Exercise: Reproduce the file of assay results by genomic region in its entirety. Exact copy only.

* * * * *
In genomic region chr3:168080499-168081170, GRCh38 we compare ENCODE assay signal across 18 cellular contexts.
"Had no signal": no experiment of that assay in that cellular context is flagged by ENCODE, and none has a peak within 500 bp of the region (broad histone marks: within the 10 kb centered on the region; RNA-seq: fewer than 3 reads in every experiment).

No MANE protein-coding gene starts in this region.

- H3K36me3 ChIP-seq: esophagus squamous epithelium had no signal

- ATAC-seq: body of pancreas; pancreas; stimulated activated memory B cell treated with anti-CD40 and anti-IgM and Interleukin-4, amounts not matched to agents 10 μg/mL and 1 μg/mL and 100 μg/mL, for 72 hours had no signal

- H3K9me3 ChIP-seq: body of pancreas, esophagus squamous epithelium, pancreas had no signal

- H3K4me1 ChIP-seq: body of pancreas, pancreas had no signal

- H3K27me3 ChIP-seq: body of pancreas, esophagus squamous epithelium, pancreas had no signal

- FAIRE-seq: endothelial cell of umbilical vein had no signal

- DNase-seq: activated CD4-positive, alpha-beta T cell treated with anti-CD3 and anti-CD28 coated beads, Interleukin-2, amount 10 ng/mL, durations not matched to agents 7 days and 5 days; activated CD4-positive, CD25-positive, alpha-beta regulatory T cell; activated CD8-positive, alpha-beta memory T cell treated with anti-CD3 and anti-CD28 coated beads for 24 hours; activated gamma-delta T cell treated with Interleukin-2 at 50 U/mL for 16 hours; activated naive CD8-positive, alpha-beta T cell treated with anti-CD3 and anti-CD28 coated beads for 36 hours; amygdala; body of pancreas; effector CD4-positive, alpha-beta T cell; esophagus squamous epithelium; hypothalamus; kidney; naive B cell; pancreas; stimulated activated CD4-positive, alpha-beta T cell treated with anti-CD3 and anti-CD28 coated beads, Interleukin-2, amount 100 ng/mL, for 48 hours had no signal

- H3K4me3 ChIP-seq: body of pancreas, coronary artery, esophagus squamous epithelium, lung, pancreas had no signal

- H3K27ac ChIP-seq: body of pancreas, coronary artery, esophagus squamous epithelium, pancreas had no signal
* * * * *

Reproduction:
In genomic region chr3:168080499-168081170, GRCh38 we compare ENCODE assay signal across 18 cellular contexts.
"Had no signal": no experiment of that assay in that cellular context is flagged by ENCODE, and none has a peak within 500 bp of the region (broad histone marks: within the 10 kb centered on the region; RNA-seq: fewer than 3 reads in every experiment).

No MANE protein-coding gene starts in this region.

- H3K36me3 ChIP-seq: esophagus squamous epithelium had no signal

- ATAC-seq: body of pancreas; pancreas; stimulated activated memory B cell treated with anti-CD40 and anti-IgM and Interleukin-4, amounts not matched to agents 10 μg/mL and 1 μg/mL and 100 μg/mL, for 72 hours had no signal

- H3K9me3 ChIP-seq: body of pancreas, esophagus squamous epithelium, pancreas had no signal

- H3K4me1 ChIP-seq: body of pancreas, pancreas had no signal

- H3K27me3 ChIP-seq: body of pancreas, esophagus squamous epithelium, pancreas had no signal

- FAIRE-seq: endothelial cell of umbilical vein had no signal

- DNase-seq: activated CD4-positive, alpha-beta T cell treated with anti-CD3 and anti-CD28 coated beads, Interleukin-2, amount 10 ng/mL, durations not matched to agents 7 days and 5 days; activated CD4-positive, CD25-positive, alpha-beta regulatory T cell; activated CD8-positive, alpha-beta memory T cell treated with anti-CD3 and anti-CD28 coated beads for 24 hours; activated gamma-delta T cell treated with Interleukin-2 at 50 U/mL for 16 hours; activated naive CD8-positive, alpha-beta T cell treated with anti-CD3 and anti-CD28 coated beads for 36 hours; amygdala; body of pancreas; effector CD4-positive, alpha-beta T cell; esophagus squamous epithelium; hypothalamus; kidney; naive B cell; pancreas; stimulated activated CD4-positive, alpha-beta T cell treated with anti-CD3 and anti-CD28 coated beads, Interleukin-2, amount 100 ng/mL, for 48 hours had no signal

- H3K4me3 ChIP-seq: body of pancreas, coronary artery, esophagus squamous epithelium, lung, pancreas had no signal

- H3K27ac ChIP-seq: body of pancreas, coronary artery, esophagus squamous epithelium, pancreas had no signal